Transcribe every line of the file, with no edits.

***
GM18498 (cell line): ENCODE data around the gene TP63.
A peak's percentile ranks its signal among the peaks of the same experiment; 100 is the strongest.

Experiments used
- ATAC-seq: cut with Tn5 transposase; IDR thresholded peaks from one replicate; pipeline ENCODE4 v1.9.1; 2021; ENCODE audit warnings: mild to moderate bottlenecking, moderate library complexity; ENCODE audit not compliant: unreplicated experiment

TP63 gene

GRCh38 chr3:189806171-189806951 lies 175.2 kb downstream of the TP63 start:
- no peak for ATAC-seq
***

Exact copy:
GM18498 (cell line): ENCODE data around the gene TP63.
A peak's percentile ranks its signal among the peaks of the same experiment; 100 is the strongest.

Experiments used
- ATAC-seq: cut with Tn5 transposase; IDR thresholded peaks from one replicate; pipeline ENCODE4 v1.9.1; 2021; ENCODE audit warnings: mild to moderate bottlenecking, moderate library complexity; ENCODE audit not compliant: unreplicated experiment

TP63 gene

GRCh38 chr3:189806171-189806951 lies 175.2 kb downstream of the TP63 start:
- no peak for ATAC-seq